Ivy doesn't care. She says the Cramps still aren't going away.
I don't feel old at all," she says. Sometimes the people around me seem old. But some people seem like they're programmed to reject things as they age. They'll say that they used to like us when they were younger, that we were somehow `better' back then. But their perception is distorted over time. Things have gone sour for them over the years, and it's changed how they remember things and how they see things now."

Ivy gets noticeably impatient with such talk. She's not interested in rehashing what old-timers consider the halcyon days of punk and new wave. I don't know what the `halcyon' days of music really were," she says. I mean, was it the mid-Seventies? The Sixties? Was it rock 'n' roll in the Fifties, or big bands of the Forties?"

As far as Ivy is concerned, the glory days are right now. She mentions a recent performance in San Francisco that stands out as a milestone in fan appreciation.

After the show, this guy came up and presented us with the ashes of his lover," Ivy recalls. He said his lover always wanted to be Lux and when he died, his wish was that we would always have some of him around." Ivy says the gift holds a special place at the Cramps' homestead. It's on the mantle," she says, adding, It's not morbid. It's good to have it there to contemplate on. We've got it right next to another present-a human skull. We don't know who that is."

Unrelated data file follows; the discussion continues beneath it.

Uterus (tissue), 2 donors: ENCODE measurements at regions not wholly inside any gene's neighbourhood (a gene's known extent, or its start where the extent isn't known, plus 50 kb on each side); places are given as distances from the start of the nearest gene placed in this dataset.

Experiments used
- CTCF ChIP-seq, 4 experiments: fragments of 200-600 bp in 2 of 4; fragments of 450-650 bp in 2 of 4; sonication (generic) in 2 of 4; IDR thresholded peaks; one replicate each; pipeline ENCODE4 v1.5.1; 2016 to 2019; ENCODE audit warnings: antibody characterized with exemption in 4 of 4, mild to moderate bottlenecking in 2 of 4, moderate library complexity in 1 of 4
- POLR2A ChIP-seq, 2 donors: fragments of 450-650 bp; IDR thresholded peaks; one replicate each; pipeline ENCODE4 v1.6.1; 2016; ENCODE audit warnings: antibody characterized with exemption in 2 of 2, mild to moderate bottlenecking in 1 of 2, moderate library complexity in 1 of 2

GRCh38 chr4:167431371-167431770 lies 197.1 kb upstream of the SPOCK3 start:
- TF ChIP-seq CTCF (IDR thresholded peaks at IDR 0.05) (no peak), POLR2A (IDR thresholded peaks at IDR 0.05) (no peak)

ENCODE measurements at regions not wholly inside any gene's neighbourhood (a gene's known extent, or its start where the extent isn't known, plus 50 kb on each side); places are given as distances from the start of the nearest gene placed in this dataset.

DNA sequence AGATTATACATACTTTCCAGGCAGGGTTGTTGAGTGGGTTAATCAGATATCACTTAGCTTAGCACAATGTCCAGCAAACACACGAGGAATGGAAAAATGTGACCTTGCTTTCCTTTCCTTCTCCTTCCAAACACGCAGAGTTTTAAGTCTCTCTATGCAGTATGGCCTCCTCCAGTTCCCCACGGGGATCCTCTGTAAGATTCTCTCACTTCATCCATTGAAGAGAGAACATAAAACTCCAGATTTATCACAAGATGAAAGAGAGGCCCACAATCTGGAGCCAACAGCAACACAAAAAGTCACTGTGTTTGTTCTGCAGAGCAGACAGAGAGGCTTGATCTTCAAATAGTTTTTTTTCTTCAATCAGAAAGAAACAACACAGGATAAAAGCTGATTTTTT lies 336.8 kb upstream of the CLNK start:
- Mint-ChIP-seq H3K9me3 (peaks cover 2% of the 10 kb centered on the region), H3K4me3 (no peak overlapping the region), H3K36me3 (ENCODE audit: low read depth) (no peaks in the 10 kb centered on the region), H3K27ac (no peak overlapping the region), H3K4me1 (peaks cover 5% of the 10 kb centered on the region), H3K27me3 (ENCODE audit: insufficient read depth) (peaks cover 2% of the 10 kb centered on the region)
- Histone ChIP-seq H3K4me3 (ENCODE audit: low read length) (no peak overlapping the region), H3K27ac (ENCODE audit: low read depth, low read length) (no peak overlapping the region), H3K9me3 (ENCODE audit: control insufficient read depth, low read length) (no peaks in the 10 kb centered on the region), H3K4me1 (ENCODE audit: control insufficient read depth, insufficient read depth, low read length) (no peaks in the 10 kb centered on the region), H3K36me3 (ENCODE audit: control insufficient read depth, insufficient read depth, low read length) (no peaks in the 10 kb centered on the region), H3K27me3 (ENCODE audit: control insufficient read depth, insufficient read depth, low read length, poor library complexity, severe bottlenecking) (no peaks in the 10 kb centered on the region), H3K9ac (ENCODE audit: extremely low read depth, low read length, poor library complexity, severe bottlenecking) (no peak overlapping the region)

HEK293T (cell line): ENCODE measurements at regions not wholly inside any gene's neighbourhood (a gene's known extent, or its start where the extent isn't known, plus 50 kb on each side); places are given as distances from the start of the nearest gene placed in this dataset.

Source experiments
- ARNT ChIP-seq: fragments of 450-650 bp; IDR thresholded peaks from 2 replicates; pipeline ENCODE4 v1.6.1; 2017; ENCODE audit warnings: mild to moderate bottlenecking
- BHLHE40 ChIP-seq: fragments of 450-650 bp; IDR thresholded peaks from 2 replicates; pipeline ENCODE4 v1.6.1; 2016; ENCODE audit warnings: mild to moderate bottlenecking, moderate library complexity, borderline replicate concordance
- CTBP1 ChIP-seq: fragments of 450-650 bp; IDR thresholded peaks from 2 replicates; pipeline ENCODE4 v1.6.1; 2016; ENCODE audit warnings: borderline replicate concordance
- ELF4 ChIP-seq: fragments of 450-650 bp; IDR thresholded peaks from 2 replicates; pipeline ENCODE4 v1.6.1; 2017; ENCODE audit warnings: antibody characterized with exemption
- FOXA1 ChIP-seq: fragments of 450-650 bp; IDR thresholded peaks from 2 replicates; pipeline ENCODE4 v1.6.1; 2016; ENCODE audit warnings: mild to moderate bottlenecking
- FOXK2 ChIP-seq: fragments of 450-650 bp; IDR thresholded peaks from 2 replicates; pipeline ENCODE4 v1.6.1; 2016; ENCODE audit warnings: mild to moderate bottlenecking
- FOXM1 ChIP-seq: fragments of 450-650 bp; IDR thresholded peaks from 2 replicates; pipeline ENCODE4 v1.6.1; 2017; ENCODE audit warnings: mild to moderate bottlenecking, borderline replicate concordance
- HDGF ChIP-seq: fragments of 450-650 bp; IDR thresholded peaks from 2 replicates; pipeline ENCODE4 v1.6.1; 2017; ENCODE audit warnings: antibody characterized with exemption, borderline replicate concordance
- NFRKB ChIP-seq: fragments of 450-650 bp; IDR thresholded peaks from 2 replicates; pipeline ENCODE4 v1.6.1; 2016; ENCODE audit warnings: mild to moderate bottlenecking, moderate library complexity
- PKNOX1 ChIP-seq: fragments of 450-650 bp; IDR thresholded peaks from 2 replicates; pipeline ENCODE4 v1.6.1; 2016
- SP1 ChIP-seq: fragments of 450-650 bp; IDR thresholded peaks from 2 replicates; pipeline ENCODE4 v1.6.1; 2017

Such creative devotion has kept the Cramps' spinning in their own orbit, churning through the various music movements of the last two decades. Indeed, the band's just come off a wildly successful European tour and there's a full slate of U.S. shows on the horizon. (Along for the ride are bassist Slim Chance and drummer Nickey Alexander. Chance used to play for Panther Burns; Alexander is an ex-Weirdo.)

The Cramps also have just released their eighth disc, the evocatively titled Look Mom, No Head! The album's material differs very little from previous Cramps copy. Look Mom is stuffed with sex, drugs, more sex and lots of cheesy horror-movie themes. Examples include tunes like Blow Up Your Mind," which features Lux eagerly crooning that he's going to Put on a party dress and jack off 'til I'm blind." And then there's the moving love song I Wanna Get in Your Pants," which finds the ever-soulful Lux asking, ÔMay I have this dance?/Can I get in your pants?"